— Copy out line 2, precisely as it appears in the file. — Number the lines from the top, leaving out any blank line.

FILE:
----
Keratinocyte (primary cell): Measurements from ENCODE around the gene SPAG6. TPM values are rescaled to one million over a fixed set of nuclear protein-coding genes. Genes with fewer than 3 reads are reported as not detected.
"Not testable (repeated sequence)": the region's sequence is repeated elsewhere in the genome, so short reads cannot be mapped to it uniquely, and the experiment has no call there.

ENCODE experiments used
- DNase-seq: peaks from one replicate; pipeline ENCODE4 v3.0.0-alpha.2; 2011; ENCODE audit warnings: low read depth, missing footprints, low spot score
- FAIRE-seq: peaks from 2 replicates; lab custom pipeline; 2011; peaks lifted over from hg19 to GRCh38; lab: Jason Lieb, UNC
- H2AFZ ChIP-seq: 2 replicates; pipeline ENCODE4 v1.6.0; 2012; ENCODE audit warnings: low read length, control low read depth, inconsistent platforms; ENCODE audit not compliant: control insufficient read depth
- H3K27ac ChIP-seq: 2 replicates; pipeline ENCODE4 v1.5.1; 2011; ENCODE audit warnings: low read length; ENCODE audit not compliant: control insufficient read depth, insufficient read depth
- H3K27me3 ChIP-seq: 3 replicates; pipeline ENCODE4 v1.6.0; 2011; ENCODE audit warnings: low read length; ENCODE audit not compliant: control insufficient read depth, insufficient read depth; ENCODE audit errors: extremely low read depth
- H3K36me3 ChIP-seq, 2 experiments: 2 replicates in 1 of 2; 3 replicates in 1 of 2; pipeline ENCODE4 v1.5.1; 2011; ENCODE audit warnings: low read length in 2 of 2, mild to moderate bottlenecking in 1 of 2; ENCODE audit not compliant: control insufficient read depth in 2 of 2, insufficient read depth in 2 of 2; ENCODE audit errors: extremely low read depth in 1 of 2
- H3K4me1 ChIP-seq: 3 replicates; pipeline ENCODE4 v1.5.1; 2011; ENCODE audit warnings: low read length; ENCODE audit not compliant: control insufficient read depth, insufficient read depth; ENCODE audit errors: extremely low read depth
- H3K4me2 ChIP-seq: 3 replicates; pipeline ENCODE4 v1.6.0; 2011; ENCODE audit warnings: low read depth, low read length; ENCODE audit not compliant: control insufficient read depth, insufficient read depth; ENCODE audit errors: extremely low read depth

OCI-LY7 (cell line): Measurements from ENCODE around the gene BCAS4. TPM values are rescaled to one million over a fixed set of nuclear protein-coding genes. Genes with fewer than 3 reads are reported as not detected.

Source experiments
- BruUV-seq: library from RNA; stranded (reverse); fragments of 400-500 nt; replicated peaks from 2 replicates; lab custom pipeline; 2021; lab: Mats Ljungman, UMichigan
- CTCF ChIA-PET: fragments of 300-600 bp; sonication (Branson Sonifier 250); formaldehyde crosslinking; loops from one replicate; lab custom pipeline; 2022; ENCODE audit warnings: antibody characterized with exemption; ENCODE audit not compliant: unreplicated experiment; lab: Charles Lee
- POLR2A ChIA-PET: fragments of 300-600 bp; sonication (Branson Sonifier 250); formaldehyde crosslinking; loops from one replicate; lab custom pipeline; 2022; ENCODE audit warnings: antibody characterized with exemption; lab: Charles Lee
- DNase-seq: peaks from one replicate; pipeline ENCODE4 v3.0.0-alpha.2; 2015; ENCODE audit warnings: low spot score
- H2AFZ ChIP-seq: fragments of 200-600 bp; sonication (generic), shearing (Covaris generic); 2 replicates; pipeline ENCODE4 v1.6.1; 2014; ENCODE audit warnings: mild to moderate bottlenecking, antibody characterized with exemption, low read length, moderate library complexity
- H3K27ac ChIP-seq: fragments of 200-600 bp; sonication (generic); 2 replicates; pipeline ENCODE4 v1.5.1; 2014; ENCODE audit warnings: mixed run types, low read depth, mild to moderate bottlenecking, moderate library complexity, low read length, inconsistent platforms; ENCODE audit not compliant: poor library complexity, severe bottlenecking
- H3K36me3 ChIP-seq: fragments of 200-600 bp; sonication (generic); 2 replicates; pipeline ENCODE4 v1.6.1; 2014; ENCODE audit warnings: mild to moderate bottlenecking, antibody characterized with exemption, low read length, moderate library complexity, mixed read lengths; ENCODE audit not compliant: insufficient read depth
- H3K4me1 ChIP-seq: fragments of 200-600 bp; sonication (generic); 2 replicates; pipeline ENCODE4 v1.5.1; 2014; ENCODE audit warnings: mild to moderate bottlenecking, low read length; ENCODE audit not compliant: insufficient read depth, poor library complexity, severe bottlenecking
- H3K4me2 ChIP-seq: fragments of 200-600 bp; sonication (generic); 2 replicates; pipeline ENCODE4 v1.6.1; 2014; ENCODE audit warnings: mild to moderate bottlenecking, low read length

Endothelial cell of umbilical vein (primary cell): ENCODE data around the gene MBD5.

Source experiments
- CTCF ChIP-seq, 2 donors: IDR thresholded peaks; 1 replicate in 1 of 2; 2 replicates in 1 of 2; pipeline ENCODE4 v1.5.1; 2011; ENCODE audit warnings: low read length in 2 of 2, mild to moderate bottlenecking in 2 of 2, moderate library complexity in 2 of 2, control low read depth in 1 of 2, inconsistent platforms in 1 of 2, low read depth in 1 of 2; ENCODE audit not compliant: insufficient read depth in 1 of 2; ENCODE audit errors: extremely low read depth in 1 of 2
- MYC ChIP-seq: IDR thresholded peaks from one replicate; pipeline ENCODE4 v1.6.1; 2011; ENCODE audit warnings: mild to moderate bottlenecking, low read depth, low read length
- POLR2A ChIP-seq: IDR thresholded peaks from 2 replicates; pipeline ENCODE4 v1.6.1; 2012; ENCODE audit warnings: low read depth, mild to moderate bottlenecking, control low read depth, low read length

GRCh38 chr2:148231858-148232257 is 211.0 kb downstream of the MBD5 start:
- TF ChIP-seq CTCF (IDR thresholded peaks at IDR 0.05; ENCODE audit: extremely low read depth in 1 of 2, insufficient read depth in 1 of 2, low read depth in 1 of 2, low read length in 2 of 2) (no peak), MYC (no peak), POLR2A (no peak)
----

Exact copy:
"Not testable (repeated sequence)": the region's sequence is repeated elsewhere in the genome, so short reads cannot be mapped to it uniquely, and the experiment has no call there.